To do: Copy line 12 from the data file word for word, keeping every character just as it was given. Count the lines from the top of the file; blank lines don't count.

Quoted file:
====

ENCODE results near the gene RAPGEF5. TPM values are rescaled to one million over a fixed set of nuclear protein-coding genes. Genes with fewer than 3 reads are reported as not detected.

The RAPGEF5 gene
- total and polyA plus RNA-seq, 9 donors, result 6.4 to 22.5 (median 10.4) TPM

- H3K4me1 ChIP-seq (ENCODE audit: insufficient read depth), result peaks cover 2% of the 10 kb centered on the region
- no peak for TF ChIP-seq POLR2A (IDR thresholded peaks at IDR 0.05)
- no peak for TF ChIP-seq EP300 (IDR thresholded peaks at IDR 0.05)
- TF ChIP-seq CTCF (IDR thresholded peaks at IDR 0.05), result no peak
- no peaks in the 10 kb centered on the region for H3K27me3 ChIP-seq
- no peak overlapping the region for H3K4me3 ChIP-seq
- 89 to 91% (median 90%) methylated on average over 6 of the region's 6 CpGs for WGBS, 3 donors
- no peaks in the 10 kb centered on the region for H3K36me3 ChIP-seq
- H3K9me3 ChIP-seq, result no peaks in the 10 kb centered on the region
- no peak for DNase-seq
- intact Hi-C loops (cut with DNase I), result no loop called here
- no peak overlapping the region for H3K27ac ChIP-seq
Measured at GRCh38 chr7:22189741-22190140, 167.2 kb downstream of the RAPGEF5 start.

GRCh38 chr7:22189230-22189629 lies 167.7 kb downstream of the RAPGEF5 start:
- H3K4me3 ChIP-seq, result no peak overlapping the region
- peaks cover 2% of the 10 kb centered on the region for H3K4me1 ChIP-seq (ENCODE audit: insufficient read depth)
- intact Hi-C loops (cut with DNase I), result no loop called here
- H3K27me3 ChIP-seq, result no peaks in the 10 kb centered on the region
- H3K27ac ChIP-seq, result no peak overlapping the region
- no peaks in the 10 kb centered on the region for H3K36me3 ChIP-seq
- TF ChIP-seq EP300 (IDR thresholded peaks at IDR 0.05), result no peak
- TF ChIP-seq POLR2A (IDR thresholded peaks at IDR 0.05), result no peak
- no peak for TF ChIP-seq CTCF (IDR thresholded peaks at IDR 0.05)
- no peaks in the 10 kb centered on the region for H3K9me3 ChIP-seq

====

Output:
- H3K9me3 ChIP-seq, result no peaks in the 10 kb centered on the region